Woo hoo! The first batch of my Take Out Box has sold out at Hocus-Pocus and I’ve got a new batch of them on the way! Thanks to everyone who has ordered one!
If you don’t know what the Take Out Box is, here’s the video:
What I really like about this prop is that it’s like a classic production box that would have been put out by Abbott’s or Davenport’s, but it looks like something that actually exists in the current world…unlike those older boxes metal boxes, or the ones that have funky Chinese characters on them. However, if you’re into the Chinese characters, you could draw one on it and it would totally make sense on this prop!
I’m getting ready to offer my Take Out Box to magicians. This is a Chinese style take out box that you can use to produce, vanish or change items. There’s a lot that goes into making thing for sale, and one of them is shipping. I made a batch in a slightly larger size but decided to go with the smaller size for the main marketed version. This was mostly due to packing/shipping concerns.
Here’s the Take Out Box in action:
I had 3d printed about a dozen gimmicks in the slightly larger size and instead of throwing them away, I’m offering them at a discount.
With the Take Out Box you’ll get a fully assembled box with 3d printed gimmick installed, a template to use when moving the gimmick to a new box, video instructions and two ungimmicked take out boxes.
These will be available through Hocus-Pocus.com and and here on my daily magic blog at www.magicshow.tips in a few weeks and will be $40.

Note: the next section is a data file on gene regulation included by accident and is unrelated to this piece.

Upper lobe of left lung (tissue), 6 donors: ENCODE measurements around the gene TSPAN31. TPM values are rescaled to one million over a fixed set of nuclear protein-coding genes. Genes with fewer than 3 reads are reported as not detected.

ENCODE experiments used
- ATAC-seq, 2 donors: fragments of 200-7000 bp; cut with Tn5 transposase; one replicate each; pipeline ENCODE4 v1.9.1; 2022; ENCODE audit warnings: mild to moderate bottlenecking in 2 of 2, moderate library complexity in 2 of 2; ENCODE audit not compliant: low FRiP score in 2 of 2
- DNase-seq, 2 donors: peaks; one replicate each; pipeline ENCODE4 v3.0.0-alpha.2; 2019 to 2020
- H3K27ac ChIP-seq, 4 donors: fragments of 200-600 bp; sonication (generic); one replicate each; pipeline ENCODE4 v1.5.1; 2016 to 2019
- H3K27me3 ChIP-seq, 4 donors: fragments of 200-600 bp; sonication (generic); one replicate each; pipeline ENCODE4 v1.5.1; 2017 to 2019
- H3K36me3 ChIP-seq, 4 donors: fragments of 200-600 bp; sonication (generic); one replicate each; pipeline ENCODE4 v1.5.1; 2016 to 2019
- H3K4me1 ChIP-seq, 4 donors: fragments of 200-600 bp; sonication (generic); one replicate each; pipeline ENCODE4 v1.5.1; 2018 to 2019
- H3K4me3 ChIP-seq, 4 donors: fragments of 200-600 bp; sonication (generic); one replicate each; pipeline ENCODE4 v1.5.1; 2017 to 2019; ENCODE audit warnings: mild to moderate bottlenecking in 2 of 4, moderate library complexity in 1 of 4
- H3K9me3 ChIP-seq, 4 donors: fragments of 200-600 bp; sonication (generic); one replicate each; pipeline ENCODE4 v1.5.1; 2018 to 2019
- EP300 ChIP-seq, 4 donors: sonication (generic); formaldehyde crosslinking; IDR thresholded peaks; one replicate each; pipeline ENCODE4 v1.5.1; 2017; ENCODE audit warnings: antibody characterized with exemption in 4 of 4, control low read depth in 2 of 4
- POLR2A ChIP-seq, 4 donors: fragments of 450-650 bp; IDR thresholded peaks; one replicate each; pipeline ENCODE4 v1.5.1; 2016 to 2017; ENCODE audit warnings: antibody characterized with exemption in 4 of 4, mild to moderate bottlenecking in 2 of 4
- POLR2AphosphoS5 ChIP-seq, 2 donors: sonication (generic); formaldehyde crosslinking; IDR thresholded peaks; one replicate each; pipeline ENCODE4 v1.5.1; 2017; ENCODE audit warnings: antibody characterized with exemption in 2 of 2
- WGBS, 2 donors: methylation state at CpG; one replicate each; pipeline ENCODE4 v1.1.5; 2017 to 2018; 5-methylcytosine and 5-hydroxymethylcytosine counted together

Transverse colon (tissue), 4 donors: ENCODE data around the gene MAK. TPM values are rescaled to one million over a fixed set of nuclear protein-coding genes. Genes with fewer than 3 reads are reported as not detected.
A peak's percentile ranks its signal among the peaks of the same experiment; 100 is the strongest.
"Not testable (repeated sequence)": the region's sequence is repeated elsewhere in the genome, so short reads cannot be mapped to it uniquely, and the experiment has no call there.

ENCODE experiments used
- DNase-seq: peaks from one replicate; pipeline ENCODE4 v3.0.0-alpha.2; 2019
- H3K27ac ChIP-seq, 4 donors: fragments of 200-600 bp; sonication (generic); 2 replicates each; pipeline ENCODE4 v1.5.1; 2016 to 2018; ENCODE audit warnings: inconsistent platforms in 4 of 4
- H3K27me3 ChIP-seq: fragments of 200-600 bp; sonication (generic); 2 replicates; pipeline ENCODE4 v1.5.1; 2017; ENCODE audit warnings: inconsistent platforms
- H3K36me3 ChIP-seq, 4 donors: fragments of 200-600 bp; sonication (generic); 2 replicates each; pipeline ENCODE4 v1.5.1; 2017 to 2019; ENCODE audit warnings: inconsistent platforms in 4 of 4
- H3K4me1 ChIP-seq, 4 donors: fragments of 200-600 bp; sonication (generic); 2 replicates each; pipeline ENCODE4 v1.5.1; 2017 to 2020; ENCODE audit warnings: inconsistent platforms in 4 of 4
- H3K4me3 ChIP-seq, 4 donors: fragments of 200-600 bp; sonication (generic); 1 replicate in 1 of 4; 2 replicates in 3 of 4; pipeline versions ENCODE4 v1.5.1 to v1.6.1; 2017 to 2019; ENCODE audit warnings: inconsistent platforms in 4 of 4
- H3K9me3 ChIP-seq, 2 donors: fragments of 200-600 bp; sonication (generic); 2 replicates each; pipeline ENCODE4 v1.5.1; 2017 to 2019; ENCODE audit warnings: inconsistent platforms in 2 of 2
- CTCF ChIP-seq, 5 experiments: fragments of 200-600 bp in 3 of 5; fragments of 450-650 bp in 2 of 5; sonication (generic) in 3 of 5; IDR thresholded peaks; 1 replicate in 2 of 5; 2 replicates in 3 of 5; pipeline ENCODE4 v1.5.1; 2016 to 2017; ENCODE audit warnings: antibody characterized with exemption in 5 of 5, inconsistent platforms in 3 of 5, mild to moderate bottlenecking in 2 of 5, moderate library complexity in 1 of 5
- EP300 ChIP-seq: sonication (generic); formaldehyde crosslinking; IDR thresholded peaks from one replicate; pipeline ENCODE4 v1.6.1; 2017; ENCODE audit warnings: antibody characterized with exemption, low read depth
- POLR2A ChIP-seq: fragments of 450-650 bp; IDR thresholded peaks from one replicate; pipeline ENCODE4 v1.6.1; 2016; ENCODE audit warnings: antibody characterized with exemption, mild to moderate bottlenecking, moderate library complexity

Save $10 and get FREE USA SHIPPING!
I was playing around with making them in a slightly larger size, but decided to keep the size that I use. This choice was based on packaging them for retail sale. I made about a dozen of the larger size and if you want one of the larger ones you can get them for $30 with free shipping in the USA!
International shipping is a flat rate of just $10!
One of my favorite tricks that I did last month in my school assembly show is my Take Out Box. This is a utility box that I created that can make items appear, disappear or change. In the show I used it to make a Tennis Ball Appear.
Here’s it in action:
What I like about this is that it’s a magic box that’s a normal box…well by normal I mean something that people have seen before. It’s also handheld, so you don’t need a table. Personally I’m anti-tricks that happen on a table in stage/parlor shows as the table puts a barrier between you and the audience. The table also limits the sight lines of what can be seen. The exception would be if you’re using projection.
The extra bonus is that the box is versatile. It has more than one use, unlike many other stage magic props.
Last night I was trying to come up with some ideas for a Valentine’s Day magic trick for social media. I had some ideas, one was a touch the screen type trick, another was a rose pedal to confetti as well as a couple of other pretty generic ideas.
The one idea that I liked enough to actually record was this:
There’s not much to it, it’s my Take Out Production Box made from a box of Valentine’s Day candy. The shape of the candy box had a couple of challenges to covert to a production box, but it was fun little challenge!
I frequently say that holidays or national days are great days to be creative and try to come up with new tricks around that theme. Some days you’ll simply put new clothes on something old, and other times you’ll come up with something completely new!
Magic has a long history of appropriating Asian culture, from people performing in yellow face to props having random Chinese characters put on them to make them look exotic.